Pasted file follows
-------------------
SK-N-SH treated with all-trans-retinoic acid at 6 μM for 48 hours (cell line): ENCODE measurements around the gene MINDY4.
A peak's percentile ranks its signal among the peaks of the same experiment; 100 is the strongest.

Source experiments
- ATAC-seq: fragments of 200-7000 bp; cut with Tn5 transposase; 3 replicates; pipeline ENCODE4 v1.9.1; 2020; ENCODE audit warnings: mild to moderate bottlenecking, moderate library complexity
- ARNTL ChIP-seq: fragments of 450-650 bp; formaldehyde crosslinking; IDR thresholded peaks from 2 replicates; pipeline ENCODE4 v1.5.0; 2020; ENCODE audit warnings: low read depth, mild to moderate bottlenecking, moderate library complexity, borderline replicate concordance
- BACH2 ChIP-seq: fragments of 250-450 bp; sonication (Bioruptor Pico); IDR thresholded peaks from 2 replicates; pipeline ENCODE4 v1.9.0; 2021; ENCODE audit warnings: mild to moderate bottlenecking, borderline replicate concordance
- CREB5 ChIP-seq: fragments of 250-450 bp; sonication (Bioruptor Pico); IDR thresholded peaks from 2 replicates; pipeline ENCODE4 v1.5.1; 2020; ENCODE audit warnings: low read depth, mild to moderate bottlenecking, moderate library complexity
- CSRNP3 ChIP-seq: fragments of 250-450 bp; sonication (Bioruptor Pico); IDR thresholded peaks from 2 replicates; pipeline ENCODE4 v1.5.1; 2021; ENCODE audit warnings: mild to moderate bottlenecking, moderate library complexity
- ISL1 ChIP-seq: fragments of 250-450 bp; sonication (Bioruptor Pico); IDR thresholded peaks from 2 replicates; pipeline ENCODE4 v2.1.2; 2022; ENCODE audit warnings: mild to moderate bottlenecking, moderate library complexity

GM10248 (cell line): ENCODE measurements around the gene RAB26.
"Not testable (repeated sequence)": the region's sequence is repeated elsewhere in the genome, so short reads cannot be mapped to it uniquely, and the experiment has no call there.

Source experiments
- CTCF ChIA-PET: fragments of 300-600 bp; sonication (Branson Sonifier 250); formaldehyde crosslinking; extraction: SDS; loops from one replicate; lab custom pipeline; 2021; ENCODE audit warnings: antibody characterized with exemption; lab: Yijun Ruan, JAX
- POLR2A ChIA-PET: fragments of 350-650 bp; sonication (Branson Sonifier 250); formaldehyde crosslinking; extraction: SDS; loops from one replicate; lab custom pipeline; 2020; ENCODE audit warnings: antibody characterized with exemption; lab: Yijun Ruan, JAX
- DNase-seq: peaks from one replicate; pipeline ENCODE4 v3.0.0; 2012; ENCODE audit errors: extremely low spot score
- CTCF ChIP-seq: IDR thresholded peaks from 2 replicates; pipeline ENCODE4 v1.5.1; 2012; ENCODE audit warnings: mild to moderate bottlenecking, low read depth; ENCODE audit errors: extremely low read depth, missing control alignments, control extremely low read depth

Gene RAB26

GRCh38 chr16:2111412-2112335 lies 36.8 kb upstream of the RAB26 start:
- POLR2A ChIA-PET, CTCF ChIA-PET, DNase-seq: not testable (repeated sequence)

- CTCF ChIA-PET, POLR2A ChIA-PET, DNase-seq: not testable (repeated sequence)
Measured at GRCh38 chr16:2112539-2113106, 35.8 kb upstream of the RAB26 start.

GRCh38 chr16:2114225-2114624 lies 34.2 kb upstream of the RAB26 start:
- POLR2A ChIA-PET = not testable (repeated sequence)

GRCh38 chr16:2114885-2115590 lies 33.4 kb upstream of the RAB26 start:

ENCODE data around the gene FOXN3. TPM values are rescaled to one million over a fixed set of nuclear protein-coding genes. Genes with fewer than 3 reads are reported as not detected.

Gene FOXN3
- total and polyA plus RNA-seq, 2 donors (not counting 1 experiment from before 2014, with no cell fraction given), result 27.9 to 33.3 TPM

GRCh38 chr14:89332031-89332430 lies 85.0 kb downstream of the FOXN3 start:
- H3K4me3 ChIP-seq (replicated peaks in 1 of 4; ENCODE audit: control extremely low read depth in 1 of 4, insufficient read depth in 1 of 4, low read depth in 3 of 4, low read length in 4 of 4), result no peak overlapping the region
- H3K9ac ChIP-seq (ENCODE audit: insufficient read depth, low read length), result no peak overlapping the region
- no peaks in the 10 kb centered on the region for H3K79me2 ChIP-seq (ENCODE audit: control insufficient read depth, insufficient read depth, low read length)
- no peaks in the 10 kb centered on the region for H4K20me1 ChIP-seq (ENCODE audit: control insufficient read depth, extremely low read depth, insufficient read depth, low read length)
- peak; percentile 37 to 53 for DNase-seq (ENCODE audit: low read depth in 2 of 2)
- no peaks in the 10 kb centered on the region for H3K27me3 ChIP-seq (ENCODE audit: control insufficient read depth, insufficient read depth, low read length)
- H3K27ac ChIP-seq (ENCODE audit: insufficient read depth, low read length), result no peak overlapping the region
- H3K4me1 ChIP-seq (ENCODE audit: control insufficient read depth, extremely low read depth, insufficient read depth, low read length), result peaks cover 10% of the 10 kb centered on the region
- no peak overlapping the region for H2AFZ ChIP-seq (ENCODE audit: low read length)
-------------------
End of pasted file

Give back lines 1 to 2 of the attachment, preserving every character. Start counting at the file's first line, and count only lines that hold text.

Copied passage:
SK-N-SH treated with all-trans-retinoic acid at 6 μM for 48 hours (cell line): ENCODE measurements around the gene MINDY4.
A peak's percentile ranks its signal among the peaks of the same experiment; 100 is the strongest.